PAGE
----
Breastfeeding shame … from her GP

QUEENSLAND mothers are reporting breastfeeding shaming by health practitioners, sparking fury from breastfeeding experts.

Brisbane’s Robyn Thompson, a midwife with a PhD focused on breastfeeding, said she had seen negativity towards breastfeeding mothers in the health industry and women needed to assert their rights and know that breastfeeding shaming is illegal.

Fed up mothers are turning to breastfeeding social media pages to share their frustrations at the attitudes of some health workers.

“There is no place for people airing their personal opinions when it comes to breastfeeding but it is more disappointing when negativity comes in places that should offer the most support,” Dr Thompson said.

“These health workers need better education and be aware that they are acting illegally. It is a baby’s right to breastfeed and a mother’s right to feed her baby.”

Women claim GPs have asked them not to feed during consultations, and nurses in hospitals have closed curtains around them.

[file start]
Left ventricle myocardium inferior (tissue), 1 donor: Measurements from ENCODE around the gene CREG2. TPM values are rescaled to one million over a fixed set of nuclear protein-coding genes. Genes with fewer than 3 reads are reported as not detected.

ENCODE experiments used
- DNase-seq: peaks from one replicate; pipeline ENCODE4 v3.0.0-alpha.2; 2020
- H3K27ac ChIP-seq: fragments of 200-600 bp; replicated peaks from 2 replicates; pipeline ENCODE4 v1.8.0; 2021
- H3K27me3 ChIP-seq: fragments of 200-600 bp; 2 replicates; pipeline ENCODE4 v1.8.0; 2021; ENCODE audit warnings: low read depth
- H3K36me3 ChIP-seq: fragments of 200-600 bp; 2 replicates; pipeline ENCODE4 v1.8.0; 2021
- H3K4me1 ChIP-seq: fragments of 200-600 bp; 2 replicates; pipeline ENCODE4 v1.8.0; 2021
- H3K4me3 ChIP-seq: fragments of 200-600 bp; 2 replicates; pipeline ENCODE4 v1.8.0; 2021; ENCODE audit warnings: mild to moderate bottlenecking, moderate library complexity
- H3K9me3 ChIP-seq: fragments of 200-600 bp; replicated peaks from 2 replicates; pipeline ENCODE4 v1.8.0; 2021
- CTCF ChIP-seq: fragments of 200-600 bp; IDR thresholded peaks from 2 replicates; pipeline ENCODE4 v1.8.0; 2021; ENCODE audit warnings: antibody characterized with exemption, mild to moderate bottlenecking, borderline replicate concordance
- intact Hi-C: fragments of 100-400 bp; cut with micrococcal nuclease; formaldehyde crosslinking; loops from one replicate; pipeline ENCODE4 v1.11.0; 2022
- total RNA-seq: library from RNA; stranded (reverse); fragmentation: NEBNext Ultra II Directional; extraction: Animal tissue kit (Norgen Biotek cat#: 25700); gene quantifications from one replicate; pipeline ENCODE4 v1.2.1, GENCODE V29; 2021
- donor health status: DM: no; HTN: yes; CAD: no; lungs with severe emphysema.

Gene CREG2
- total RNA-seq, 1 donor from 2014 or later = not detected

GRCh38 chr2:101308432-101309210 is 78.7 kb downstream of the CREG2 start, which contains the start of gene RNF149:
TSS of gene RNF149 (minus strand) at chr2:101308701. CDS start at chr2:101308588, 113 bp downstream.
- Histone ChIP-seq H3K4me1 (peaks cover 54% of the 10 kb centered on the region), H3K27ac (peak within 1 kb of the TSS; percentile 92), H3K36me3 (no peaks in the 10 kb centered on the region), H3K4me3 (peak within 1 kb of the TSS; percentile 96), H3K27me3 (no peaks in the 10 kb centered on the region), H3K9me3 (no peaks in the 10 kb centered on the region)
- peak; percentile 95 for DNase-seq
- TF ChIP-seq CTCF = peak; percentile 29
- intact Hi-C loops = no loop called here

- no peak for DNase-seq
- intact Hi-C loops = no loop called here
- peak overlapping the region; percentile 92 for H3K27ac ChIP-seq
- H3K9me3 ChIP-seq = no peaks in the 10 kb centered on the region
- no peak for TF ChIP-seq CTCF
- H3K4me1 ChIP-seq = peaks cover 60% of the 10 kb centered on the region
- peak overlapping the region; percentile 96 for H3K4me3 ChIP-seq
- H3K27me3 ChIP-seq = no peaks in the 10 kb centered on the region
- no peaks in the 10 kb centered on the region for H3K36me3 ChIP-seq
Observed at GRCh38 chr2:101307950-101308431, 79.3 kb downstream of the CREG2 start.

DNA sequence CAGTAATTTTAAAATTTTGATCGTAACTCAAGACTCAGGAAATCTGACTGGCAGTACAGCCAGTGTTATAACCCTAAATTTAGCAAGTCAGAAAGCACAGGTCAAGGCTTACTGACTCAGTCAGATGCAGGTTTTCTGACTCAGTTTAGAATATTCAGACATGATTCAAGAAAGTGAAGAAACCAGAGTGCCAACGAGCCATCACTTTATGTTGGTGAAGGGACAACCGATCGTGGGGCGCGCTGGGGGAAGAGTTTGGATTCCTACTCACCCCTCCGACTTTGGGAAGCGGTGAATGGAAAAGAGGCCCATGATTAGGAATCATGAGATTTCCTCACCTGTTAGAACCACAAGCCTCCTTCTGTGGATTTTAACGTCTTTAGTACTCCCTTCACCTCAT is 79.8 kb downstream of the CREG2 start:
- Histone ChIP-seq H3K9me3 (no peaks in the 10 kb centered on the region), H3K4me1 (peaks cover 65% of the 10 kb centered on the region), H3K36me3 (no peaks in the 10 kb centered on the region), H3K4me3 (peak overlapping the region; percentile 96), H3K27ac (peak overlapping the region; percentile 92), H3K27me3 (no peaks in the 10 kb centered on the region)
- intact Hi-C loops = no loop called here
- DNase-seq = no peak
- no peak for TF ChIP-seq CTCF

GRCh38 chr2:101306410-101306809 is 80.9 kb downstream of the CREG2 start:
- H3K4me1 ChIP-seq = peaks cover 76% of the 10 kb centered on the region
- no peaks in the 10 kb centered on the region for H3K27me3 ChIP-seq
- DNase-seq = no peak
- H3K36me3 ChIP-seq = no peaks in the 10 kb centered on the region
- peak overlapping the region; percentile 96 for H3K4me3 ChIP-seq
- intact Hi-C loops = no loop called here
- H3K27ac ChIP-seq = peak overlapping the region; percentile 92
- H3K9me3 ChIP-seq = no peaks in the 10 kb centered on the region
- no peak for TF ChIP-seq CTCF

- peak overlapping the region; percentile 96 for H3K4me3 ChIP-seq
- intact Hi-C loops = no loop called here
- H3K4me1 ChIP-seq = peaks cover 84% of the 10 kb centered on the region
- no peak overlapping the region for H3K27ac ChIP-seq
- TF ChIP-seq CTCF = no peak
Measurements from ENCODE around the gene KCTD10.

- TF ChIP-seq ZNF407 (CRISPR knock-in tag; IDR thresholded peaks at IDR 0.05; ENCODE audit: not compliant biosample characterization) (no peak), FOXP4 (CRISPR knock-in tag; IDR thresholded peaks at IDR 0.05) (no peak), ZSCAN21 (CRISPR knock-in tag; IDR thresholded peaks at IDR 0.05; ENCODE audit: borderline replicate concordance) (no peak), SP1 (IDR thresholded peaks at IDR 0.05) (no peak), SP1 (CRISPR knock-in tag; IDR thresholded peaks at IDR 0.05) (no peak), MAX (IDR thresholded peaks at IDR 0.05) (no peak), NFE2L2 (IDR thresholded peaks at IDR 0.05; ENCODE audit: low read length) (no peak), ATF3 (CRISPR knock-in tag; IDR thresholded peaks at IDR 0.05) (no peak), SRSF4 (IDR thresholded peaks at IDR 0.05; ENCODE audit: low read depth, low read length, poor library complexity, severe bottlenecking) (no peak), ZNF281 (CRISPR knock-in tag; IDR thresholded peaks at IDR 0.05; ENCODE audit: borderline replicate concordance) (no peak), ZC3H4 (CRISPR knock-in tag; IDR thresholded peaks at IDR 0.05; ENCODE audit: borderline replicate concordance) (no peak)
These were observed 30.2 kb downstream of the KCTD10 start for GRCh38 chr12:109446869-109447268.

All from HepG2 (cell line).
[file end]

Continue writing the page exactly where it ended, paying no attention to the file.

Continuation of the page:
Parenting and breastfeeding expert Pinky McKay says she has become more aware of mums being embarrassed and shamed in health facilities.

“It’s difficult enough for vulnerable new mothers learning how to breastfeed without the very people who should be supporting them telling them to cover up,” she said.

One mother posted: “My old GP made me go hide out the back in the staffroom when feeding my baby. I felt so awful. The laws are there but it’s really hard to speak up when you’re suffering severe post natal depression and your baby is sick and it’s the only doctor you know can see you.”

Allison Crabb says she was the victim of breastfeed shaming at a community health centre. Pic: Tara Croser.

“At my six week post-natal check-up the female doctor said she wasn’t a fan of me breastfeeding and asked me to feed after the appointment, ” another post said.

“I was instructed by the doctor to stay behind the curtain,” added a mum.

Queensland woman Allison Crabb says she has been a victim of breastfeeding shaming with her two youngest children.

“I was in the waiting room of a community health centre waiting to see the lactation consultant as my baby was premature and I needed help when a worker there told me to stop feeding. I was in tears as I was already struggling. After that I ended up being too self-conscious to feed outside the house and in the end I gave up,” she said.

“When my next child was in the hospital a nurse told me to feed behind the curtain. Thanks to support from other mums on facebook I have become stronger and stick up for myself now,” she said.